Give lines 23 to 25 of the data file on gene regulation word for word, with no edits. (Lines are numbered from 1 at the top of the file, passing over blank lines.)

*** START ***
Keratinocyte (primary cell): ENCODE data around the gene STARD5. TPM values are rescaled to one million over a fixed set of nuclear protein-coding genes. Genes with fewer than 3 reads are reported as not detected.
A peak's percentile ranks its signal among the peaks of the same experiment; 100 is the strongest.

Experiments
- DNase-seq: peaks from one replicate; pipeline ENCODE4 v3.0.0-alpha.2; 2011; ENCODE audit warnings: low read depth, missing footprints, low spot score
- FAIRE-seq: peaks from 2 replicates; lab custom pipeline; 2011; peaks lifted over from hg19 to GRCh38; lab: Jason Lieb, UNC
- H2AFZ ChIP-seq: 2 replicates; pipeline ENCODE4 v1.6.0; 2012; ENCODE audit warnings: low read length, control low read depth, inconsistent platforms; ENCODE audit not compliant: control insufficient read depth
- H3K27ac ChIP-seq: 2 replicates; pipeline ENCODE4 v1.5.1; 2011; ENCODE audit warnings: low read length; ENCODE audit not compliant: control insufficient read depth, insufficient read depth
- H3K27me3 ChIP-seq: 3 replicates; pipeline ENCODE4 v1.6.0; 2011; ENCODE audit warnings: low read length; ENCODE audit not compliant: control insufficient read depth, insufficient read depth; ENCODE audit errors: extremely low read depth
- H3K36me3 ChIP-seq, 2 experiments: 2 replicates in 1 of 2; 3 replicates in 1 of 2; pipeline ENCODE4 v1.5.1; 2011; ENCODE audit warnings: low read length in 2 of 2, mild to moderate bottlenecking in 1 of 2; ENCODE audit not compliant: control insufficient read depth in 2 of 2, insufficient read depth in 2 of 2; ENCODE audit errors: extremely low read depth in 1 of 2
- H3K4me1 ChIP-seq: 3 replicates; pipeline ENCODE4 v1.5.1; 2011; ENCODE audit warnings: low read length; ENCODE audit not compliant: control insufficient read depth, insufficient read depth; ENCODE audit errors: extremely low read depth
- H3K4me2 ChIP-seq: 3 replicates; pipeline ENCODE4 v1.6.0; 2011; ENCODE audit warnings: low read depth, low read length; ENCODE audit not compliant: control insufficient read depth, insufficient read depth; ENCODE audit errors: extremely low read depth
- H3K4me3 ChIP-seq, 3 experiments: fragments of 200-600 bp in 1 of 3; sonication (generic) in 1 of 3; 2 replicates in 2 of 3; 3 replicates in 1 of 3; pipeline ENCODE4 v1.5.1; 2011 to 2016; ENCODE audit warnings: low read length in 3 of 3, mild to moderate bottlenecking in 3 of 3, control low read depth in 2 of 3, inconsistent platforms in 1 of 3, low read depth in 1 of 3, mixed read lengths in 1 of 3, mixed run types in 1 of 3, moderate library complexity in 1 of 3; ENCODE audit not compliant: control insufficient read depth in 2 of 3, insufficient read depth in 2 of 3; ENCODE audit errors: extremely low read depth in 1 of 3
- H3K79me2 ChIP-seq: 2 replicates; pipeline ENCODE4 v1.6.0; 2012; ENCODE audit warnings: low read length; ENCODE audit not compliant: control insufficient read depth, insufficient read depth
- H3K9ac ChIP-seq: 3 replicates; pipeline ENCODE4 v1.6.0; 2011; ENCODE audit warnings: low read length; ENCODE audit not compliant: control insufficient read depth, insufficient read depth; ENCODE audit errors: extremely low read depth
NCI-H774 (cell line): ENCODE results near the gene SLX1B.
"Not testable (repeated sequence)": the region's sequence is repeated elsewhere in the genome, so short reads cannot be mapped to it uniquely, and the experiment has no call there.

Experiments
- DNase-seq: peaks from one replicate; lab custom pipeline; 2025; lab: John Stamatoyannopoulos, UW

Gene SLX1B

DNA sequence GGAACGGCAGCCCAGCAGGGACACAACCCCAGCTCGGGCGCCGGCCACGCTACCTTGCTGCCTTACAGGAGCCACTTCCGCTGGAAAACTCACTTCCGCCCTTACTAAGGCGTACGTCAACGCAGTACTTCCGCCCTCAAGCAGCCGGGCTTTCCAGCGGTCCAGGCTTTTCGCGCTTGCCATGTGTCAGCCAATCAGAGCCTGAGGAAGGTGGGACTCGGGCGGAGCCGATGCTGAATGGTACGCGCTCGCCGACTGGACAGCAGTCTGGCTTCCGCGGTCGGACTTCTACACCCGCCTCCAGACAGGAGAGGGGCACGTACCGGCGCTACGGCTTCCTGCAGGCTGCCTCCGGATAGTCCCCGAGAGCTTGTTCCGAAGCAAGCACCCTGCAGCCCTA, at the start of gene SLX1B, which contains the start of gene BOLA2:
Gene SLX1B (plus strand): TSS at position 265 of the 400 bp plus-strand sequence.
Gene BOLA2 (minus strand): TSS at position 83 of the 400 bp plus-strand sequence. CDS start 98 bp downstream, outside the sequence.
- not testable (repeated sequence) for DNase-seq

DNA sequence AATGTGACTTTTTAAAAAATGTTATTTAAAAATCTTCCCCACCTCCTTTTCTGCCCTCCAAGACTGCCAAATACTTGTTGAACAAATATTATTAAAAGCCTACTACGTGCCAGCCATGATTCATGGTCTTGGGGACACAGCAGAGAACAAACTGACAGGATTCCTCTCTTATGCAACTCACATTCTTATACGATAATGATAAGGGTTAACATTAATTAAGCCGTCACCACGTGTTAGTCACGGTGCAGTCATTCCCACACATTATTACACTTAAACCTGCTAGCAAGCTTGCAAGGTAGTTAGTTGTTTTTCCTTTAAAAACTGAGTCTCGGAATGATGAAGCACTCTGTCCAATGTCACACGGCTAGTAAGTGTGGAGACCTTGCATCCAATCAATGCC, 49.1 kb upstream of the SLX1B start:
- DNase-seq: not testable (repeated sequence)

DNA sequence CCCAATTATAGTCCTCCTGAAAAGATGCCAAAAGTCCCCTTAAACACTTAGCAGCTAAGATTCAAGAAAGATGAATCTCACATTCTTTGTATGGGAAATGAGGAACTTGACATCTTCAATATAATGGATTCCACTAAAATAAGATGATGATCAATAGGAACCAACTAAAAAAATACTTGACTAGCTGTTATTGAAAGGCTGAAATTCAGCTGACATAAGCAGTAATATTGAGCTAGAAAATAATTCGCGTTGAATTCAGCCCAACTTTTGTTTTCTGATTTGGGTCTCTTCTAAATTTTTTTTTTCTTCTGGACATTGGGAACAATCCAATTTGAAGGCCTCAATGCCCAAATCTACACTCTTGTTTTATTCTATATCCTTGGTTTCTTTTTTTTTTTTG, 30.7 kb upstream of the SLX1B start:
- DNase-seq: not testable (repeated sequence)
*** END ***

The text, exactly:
- not testable (repeated sequence) for DNase-seq

DNA sequence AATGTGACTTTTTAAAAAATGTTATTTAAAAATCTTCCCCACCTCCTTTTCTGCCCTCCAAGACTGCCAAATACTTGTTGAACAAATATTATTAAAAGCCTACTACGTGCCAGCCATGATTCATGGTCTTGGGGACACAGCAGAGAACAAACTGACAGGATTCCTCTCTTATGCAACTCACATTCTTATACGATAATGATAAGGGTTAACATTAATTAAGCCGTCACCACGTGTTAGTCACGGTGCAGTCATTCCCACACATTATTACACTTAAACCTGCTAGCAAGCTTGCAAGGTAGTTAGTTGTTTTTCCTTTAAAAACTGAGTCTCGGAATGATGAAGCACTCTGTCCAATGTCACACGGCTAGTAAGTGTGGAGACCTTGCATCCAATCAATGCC, 49.1 kb upstream of the SLX1B start:
- DNase-seq: not testable (repeated sequence)